Philippine Seas in Crisis:

Imminent threats from climate change, pollution and overfishing

Press release - October 25, 2012
Climate change, ocean pollution, and overfishing threaten the Philippines’ stature as the leader in global marine biodiversity, and are already affecting communities that rely on rich marine ecosystems for food.

At a community conference held at the Municipal Hall of Donsol, Sorsogon, Greenpeace today expressed alarm over the unprecedented destruction of the Philippine marine ecosystem that foreshadows serious health, social and economic impacts.

“We are an archipelagic nation. Soon, we will become the epicenter of global marine adversity if our government agencies refuse to acknowledge and address the crisis at sea,” said Vince Cinches, Oceans Campaigner for Greenpeace Southeast Asia.

“Our seas are already under threat from massive overfishing and decades of unsustainable fishing practices that have resulted in today’s dwindling fish catch. With ocean acidification and rising sea temperatures, fish won’t be able to spawn and propagate. That now leaves 30 million Filipinos with even less fish to eat,” he added.

There is also the problem of illegal commercial fishing. Monsignor Angel Dy of the Sorsogon Social Action Foundation Inc. said that fisherfolk around Burias-Ticao Pass cannot compete with large commercial fishing vessels that encroach on municipal waters.  “We know that illegal and unregulated fishing is rampant in our waters, and yet no one seems to be doing anything about it. This is the reason why last year some bishops went to President Aquino to request that his office ban commercial vessels from the waters around Burias, Ticao, and Ragay Gulf,” said the Monsignor.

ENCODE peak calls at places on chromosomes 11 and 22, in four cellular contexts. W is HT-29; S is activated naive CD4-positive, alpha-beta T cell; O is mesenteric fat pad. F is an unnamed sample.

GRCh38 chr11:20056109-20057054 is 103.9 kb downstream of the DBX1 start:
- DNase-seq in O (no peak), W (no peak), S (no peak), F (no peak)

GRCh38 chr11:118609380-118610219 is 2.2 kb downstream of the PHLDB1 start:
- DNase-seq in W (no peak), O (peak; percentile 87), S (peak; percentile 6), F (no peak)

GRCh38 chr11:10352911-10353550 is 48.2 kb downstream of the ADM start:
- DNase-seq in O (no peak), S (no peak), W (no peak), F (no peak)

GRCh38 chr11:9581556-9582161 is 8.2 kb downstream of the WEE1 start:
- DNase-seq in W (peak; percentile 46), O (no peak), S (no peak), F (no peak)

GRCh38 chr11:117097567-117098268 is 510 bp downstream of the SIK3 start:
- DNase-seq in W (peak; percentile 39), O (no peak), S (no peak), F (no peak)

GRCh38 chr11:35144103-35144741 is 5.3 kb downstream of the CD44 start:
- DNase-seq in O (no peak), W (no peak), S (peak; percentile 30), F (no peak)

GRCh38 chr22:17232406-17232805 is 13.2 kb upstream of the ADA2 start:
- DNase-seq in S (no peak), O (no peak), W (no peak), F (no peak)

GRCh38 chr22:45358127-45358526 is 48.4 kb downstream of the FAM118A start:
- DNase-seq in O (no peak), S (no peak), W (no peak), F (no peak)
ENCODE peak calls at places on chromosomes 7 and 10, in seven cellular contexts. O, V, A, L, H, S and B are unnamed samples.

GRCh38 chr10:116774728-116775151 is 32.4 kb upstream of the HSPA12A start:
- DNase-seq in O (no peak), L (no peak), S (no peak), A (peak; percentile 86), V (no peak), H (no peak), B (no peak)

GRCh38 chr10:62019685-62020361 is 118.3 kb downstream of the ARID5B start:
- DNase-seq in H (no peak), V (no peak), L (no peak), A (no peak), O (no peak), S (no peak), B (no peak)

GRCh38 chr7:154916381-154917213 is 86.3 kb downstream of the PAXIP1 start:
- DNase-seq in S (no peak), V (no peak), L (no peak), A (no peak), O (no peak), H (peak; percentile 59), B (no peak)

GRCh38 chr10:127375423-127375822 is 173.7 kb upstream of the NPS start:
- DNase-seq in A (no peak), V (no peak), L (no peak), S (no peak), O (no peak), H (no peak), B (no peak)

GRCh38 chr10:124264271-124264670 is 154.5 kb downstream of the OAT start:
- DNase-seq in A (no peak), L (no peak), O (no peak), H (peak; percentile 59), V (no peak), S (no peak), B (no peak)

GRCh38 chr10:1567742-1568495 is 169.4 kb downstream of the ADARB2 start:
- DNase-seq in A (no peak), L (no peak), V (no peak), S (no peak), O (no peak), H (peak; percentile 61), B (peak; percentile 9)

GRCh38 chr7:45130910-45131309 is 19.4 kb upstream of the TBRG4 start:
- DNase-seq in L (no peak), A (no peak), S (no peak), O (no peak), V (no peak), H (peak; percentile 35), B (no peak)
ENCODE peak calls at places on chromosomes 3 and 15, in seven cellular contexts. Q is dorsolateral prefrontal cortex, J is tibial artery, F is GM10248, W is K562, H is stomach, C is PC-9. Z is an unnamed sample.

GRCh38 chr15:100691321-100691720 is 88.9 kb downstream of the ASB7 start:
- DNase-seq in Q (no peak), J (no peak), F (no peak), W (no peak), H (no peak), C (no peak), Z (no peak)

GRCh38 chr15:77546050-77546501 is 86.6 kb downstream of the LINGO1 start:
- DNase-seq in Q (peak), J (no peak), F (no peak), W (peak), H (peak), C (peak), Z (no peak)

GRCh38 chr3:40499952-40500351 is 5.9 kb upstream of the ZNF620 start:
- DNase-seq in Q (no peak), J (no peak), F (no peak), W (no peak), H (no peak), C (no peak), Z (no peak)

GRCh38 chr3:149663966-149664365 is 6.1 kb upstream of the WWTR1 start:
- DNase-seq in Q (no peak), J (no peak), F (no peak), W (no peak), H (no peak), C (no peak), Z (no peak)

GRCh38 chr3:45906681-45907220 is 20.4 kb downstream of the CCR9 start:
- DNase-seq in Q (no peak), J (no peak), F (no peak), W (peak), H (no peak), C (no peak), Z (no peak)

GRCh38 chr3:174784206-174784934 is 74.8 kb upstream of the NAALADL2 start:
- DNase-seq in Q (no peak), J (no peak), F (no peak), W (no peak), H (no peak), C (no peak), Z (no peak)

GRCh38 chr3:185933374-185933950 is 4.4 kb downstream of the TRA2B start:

With climate change affecting the world’s oceans, more extreme and unpredictable weather has shortened the fishing season for small-scale fisherfolk who are entirely dependent on the sea for their livelihood.  In Donsol, fishermen have experienced another lackluster year. Most can barely meet six kilos per day, the average haul that will give them a good day’s wage. About 1.2M jobs in the fishing, tourism and the food sectors would be directly affected by poor oceans management. Cinches said that the government has so far not offered a comprehensive solution to revive Philippine seas.

Philippine Fisheries has an annual estimated production of 6,000,000 metric tons of fish, but there has been a steady decline due to overfishing attributed to illegal commercial fishing vessels. Greenpeace has long called on the government’s attention to help avert a fish crisis. Earlier this year, the Bureau of Fisheries and Aquatic Resources (BFAR) revealed that ten out of 13 fishing grounds in the country are heavily exploited due to illegal and unregulated fishing activities.

Greenpeace is working to support fishing communities in the Philippines, particularly in places like Ticao Pass and Donsol which are home to vulnerable species such as whalesharks and manta rays.

“We are in deep trouble. The government must acknowledge that our seas are in crisis,” Cinches said. He urged the BFAR to come up with a fisheries rescue roadmap: “What the country needs is the establishment of more marine reserves and the reduction of our fishing capacity to sustainable levels, alongside long term solutions to climate change.”

In the coming weeks, Greenpeace will launch its Ocean Defender initiative, bringing together a network of volunteers who are committed to raising awareness about oceans issues such as marine pollution and overfishing. The group is calling on Filipinos who care about our seas to join this movement by logging on to

Greenpeace is committed to defending the health of the world’s oceans and the plants, animals and people that depend upon them.


For more information:

Vince Cinches, Oceans Campaigner, Greenpeace Southeast Asia, +639175363743,

Therese Salvador, Media Campaigner, Greenpeace Southeast Asia, +639178228734,